Métis people weigh in on education in Slave Lake, High Prairie, and Peavine

Pearl Lorentzen
Lakeside Leader

Rupertsland Institute is researching Métis people’s experience with Kindergarten to Grade 12 education. Part of this was three in-person community engagement sessions in the Lesser Slave Lake area: Peavine Métis Settlement (April 22), High Prairie (April 29), and Slave Lake (April 30).

Lisa Cruickshank is Rupertsland’s director of teaching and learning Métis education.

She says, “the purpose of the work is to help inform Rupertsland Institute, which is the Métis education mandate holder given by the Métis Nation of Alberta back in 2012.”

“Rupertsland is responsible to our key stakeholders which are the Métis community of Alberta,” she adds. One of the goals of the community engagement is “to bridge the grassroots to our high level planning,” she adds.

“We really want to hear from parents and community,” she says. “If they could dream big, what would they like to see.”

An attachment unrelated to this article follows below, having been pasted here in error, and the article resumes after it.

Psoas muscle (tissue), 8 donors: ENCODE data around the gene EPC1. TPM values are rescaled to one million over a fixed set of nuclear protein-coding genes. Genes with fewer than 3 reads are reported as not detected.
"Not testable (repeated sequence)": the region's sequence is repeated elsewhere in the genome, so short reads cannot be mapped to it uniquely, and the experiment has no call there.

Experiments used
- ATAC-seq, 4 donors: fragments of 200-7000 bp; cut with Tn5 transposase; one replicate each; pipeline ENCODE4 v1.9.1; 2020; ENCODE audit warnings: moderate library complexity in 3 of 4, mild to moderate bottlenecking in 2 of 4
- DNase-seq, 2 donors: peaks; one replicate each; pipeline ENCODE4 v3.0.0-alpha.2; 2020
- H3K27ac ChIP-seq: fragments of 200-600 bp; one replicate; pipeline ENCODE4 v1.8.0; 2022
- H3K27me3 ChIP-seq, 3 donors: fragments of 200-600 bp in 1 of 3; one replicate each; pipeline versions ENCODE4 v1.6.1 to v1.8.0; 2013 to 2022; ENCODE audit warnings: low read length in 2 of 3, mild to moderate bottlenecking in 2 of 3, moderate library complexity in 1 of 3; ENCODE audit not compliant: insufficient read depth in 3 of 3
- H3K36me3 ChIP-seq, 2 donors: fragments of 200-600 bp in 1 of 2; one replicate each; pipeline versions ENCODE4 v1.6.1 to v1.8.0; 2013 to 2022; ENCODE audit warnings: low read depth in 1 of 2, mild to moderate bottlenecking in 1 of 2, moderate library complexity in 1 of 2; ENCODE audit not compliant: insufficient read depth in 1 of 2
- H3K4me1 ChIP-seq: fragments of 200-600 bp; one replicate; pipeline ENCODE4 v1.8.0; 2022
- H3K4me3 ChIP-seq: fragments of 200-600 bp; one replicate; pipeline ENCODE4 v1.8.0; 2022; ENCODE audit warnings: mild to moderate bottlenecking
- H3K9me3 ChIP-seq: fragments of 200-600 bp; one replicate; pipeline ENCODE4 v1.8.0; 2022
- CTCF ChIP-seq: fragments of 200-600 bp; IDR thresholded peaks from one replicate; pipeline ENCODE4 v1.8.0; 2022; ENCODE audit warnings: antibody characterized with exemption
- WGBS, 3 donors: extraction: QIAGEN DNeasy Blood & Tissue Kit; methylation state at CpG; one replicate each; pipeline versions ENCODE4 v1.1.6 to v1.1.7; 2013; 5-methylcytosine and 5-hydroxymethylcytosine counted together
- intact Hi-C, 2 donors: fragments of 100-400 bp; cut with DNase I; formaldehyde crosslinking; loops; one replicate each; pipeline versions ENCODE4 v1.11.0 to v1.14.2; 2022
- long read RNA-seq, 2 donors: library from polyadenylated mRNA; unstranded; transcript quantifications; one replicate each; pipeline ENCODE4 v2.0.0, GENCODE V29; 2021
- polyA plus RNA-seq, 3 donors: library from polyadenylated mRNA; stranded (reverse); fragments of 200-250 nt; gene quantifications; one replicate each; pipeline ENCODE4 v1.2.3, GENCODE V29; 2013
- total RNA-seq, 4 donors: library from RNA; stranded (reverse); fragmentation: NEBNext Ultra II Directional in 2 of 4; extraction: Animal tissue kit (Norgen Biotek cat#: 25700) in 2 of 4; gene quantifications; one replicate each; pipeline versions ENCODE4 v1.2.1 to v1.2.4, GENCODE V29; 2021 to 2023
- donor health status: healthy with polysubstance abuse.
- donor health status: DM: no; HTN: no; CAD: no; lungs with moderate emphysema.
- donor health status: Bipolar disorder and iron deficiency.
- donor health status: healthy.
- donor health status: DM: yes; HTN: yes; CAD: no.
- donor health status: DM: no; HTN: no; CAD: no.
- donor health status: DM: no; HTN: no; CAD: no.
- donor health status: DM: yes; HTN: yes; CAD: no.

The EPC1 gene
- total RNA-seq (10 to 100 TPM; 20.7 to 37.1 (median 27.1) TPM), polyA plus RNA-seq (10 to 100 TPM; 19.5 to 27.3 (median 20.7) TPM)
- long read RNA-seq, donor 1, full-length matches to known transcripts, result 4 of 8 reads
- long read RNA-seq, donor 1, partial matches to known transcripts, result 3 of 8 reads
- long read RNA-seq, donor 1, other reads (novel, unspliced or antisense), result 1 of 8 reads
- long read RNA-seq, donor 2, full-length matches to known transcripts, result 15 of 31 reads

The research started last August and a report should be ready by the fall.

Once the report is available, the leadership of Rupertsland will use it in strategic planning.

The research has four sections – community engagement, curriculum analysis, literary review of existing approved resources, and demographic data analysis.

The literary review found that the current list of approved Alberta Education resources has only four Métis-specific resources.

“We’ve created authentic Métis education resources by Métis educators” says Cruickshank.

Many of these resources were funded by Alberta Education, she adds, but aren’t on the list. Rupertsland is working to change this, but the process can take up to seven or eight years.

Teachers are free to use resources from other places, but often start with approved list.

Many teachers use Rupertsland resources, says Cruickshank.

“We are the go to place for Métis education resources in Alberta,” adds Cruickshank.

Older resources were made with a Eurocentric, rather than Métis worldview, she adds.

Rupertsland hired two Métis educators to do the research – Terry Lynn Cook and Jason Bigcharles.

Cook is a member of Métis Nation of Alberta. She grew up in the Kinuso area.

Bigcharles is from East Prairie Métis Settlement.

A virtual K to 12 education engagement session is coming up on May 9 from 4 to 6 p.m.

The survey is also available on rupertsland.org until May 30.

The community engagement events and survey are open to parents, grandparents, aunts and uncles of Métis Kindergarten to Grade 12 students in Alberta.

Share this post

Post Comment